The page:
There are 4.5 seconds left and the New York Knicks are ready to inbound the ball. Then, Houston catches the ball, makes a move and PUTS UP A JUMPER!!!!
Moments later, Allan Houston would sprint across the court and throw a punch symbolic of a dagger through the Miami Heat's hearts.
Here is a compilation of this moment and 19 of the biggest letdowns in Florida professional sports history.
**Note: If you have any that you may want to replace or add to the slideshow, please let me know in the comments section below and we can discuss about it. Thanks and I hope you enjoy!
During just their third year of existence, the Florida Panthers made an improbable run to the Stanley Cup Finals during the 1995-1996 season. Although it was an unexpected run, it was a letdown because the Colorado Avalanche would sweep them in the series 4-0.
Moreover, they have yet to advance past the first round since the Stanley Cup run.
TAMPA BAY BUCCANEERS
Their 26-game losing streak at the beginning of their franchise's history was definitely a letdown for those hoping for a great start out of the gate.
Alonzo Mourning and Larry Johnson fight in Game 4 of the 1998 NBA Playoffs. The Heat were the 2nd seed in the East and headed back to Miami tied, 2-2. New York was already without Patrick Ewing and players from both teams were playing their hearts out throughout the series.
Unfortunately, Mourning and Johnson were suspended for Game 5 and the Knicks would promptly blow out the Heat in Miami, advancing to the next round.
TAMPA BAY RAYS
The 2010 Tampa Bay Rays had finally made their second postseason appearance in team history and after winning the AL East, were expected to be serious contenders for the World Series. Unfortunately, they underestimated a determined Texas Rangers squad in the AL Divisional Series and lost the series 2-3.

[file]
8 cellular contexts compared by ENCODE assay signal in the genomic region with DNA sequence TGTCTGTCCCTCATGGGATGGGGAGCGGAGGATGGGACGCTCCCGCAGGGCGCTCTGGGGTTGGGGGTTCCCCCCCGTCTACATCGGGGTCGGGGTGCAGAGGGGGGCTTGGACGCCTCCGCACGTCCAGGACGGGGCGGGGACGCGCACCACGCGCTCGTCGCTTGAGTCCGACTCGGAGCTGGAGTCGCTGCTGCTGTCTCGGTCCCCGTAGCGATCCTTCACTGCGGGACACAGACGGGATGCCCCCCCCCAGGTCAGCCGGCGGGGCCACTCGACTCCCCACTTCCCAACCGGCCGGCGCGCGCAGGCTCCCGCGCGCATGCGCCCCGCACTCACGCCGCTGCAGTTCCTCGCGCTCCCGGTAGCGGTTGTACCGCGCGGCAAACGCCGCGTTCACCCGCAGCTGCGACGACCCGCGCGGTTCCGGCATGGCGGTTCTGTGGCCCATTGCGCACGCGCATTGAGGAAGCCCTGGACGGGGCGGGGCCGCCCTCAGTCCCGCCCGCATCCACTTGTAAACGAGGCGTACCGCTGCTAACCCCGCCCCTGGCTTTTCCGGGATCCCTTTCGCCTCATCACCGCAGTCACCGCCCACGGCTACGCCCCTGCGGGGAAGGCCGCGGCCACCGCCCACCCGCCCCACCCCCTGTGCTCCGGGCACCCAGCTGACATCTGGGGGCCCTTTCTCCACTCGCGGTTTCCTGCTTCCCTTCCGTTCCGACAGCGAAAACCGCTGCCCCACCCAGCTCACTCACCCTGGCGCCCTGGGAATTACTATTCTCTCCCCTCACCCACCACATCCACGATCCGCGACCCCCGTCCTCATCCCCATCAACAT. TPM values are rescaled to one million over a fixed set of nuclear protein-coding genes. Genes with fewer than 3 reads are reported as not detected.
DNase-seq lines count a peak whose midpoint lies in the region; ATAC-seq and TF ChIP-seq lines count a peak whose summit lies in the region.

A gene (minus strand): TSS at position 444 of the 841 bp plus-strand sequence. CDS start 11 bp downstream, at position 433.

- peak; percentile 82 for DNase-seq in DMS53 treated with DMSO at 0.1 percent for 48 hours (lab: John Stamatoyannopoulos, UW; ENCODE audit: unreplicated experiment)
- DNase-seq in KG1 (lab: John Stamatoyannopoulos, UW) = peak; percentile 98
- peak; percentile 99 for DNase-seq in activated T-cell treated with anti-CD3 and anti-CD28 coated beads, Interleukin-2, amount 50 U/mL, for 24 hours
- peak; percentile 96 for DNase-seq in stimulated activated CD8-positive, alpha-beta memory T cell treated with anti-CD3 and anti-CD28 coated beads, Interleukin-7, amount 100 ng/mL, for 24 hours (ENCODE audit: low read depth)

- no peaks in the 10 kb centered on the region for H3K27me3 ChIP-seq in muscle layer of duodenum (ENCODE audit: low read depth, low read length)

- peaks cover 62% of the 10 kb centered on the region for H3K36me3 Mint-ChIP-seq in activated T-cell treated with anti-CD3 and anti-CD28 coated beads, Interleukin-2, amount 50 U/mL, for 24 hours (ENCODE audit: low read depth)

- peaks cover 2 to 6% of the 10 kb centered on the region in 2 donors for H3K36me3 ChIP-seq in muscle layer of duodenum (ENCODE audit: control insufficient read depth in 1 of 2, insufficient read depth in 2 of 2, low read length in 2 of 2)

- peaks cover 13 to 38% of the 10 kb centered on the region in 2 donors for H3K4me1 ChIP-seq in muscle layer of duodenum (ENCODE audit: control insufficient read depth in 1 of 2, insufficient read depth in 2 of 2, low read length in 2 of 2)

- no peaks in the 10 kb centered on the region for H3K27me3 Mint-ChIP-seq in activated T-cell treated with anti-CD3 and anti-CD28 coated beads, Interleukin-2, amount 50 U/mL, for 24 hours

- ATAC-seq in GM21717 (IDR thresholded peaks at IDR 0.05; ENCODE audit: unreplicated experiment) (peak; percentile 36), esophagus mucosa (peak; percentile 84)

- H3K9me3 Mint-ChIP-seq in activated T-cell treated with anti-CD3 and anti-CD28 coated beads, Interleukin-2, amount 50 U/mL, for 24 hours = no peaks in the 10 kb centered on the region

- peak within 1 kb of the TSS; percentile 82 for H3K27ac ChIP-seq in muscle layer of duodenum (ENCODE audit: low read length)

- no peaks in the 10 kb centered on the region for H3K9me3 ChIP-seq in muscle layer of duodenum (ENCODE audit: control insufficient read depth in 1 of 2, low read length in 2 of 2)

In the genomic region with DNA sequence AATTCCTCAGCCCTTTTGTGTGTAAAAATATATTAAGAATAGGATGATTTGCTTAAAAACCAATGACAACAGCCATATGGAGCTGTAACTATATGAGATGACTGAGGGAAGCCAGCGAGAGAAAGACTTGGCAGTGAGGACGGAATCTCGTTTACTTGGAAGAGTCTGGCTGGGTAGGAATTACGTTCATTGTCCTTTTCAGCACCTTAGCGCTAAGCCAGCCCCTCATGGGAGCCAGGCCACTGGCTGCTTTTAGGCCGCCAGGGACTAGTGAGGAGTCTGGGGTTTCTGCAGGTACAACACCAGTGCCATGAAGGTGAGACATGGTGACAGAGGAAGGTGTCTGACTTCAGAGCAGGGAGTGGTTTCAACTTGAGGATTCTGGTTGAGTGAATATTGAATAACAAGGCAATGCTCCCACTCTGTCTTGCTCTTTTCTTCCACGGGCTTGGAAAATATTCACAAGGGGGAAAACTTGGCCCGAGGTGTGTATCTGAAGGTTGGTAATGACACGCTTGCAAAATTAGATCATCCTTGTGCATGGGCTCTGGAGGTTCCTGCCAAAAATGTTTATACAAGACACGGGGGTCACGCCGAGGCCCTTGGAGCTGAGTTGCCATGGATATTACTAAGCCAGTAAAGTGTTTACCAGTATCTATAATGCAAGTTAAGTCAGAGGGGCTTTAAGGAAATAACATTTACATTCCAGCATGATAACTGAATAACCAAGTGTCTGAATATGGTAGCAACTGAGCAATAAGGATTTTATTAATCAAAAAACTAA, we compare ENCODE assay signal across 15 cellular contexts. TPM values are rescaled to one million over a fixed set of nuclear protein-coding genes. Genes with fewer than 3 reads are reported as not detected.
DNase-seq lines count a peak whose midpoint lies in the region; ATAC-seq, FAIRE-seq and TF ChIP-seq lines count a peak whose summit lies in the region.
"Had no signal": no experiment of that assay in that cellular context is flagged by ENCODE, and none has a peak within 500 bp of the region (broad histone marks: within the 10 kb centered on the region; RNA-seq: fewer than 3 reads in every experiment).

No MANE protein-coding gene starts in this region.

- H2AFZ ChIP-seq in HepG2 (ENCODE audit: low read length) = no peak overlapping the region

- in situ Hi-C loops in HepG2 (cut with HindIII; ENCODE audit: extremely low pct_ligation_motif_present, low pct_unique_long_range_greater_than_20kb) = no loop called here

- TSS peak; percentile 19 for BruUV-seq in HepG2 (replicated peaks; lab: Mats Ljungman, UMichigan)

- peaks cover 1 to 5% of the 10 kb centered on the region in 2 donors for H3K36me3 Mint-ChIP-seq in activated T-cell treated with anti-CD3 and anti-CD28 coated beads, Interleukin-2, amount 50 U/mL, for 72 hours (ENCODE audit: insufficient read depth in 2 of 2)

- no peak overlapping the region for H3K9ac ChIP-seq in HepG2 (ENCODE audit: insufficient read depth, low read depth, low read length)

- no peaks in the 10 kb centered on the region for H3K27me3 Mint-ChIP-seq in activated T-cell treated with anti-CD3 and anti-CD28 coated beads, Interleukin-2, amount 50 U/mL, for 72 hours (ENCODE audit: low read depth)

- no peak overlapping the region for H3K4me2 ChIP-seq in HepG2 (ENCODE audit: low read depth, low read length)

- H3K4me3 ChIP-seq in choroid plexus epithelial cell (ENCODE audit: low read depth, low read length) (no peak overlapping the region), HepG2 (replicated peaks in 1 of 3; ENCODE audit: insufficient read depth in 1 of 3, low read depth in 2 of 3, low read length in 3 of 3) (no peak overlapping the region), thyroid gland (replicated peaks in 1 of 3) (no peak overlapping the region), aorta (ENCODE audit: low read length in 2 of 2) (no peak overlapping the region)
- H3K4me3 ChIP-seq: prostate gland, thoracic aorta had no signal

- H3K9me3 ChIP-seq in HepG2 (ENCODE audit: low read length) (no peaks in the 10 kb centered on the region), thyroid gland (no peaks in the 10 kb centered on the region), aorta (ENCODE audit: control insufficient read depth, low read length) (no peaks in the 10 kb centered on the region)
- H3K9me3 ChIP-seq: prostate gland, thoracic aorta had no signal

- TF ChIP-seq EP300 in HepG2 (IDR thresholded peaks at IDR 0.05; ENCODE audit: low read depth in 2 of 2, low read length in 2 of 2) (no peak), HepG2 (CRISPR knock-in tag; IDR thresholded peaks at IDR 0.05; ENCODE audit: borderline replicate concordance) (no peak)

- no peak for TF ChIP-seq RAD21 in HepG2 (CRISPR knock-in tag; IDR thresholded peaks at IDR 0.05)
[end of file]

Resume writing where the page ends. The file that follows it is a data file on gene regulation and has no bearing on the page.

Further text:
The 2008-09 Orlando Magic had, overall, a great season and their playoff run was no different.
After squeaking by Philadelphia in the first round, the Magic would beat the Boston Celtics, whom didn't have Kevin Garnett.
Finally, they would beat the heavily favored Cleveland Cavaliers in six games.
Unfortunately, the Magic looked over-matched in the first two games of the series, but turned it around in Game 3 at home.
In fact, the Magic also had the lead late in Game 4 and just needed to hold off for a few more seconds to even the series at 2-2. Unfortunately, Jameer Nelson had a slight defensive lapse on Derek Fisher, allowing him to shoot and drain a pull-up three to tie the game.
The game would eventually go into overtime where L.A. dominated Orlando. They would take a commanding 3-1 series lead that wouldn't be relinquished, since the Lakers did win it 4-1.
However, the sole thought in the minds of a lot of Orlando fans is the shot by Fisher and the devastating blow it possessed to the psyche of the Orlando team.
Paul Lo Duca and Carlos Delgado
The 2005 Florida Marlins were supposed to be a playoff contender and it was also one of the few times that management actually paid a hefty price for the team.
With a payroll worth $60 million, the Florida Marlins started the season slow; they even headed out of the All-Star break hovering around .500.
Fortunately, they would hit a stride and get their record to 78-67. In fact, this only left them five games behind the first place Atlanta Braves with two more series still to go against them.
Sadly, the Fish would finish the season 5-12 and end the season in a disappointing 3rd place finish at
Apparently, this, coupled with the horrid attendance numbers, did not rest easy with management and they slashed the payroll from $60 million to $15 million for the 2006 season.
It really doesn't make any sense.
The state of Florida has three NFL teams and none of them have drafted an elite NFL wide receiver in the first round.
In fact, the state of Florida is the only state with multiple teams to have such a problem.
Maryland - Art Monk (Washington Redskins)
New York - Eric Moulds (Buffalo Bills), Keyshawn Johnson (NY Jets)
Texas - Andre Johnson (Houston Texans), Michael Irvin (Dallas Cowboys)
Ohio - Eddie Brown ( Cincinatti Bengals), Paul Warfield (Cleveland Browns)
California - Tim Brown (Oakland Raiders), Jerry Rice (San Francisco 49ers)
Missouri - Torry Holt (St. Louis Rams)
The only player that got close was O.J. McDuffie, whom was a fan favorite in Miami and, if not for a career-ending injury in his prime, could have possibly eliminated this slide.
Instead, the teams have been notable for busts at wide receiver in the first round recently.
Jacksonville - Reggie Williams, Matt Jones
Tampa Bay - Reidel Anthony, Michael Clayton